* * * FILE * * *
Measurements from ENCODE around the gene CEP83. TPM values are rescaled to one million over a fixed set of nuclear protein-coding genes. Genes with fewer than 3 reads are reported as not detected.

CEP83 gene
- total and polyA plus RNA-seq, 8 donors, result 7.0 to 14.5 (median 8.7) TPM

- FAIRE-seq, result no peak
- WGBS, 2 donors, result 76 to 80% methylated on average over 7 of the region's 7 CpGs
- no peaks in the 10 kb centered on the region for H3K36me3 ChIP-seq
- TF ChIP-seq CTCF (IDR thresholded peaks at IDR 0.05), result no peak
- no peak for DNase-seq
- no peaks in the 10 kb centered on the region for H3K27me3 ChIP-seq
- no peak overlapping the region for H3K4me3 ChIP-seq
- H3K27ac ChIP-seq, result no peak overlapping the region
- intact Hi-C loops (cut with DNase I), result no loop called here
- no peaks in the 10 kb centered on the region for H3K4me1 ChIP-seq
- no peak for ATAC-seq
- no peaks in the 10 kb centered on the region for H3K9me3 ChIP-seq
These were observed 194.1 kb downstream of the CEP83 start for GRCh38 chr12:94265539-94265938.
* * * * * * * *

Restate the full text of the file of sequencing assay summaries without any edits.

Measurements from ENCODE around the gene CEP83. TPM values are rescaled to one million over a fixed set of nuclear protein-coding genes. Genes with fewer than 3 reads are reported as not detected.

CEP83 gene
- total and polyA plus RNA-seq, 8 donors, result 7.0 to 14.5 (median 8.7) TPM

- FAIRE-seq, result no peak
- WGBS, 2 donors, result 76 to 80% methylated on average over 7 of the region's 7 CpGs
- no peaks in the 10 kb centered on the region for H3K36me3 ChIP-seq
- TF ChIP-seq CTCF (IDR thresholded peaks at IDR 0.05), result no peak
- no peak for DNase-seq
- no peaks in the 10 kb centered on the region for H3K27me3 ChIP-seq
- no peak overlapping the region for H3K4me3 ChIP-seq
- H3K27ac ChIP-seq, result no peak overlapping the region
- intact Hi-C loops (cut with DNase I), result no loop called here
- no peaks in the 10 kb centered on the region for H3K4me1 ChIP-seq
- no peak for ATAC-seq
- no peaks in the 10 kb centered on the region for H3K9me3 ChIP-seq
These were observed 194.1 kb downstream of the CEP83 start for GRCh38 chr12:94265539-94265938.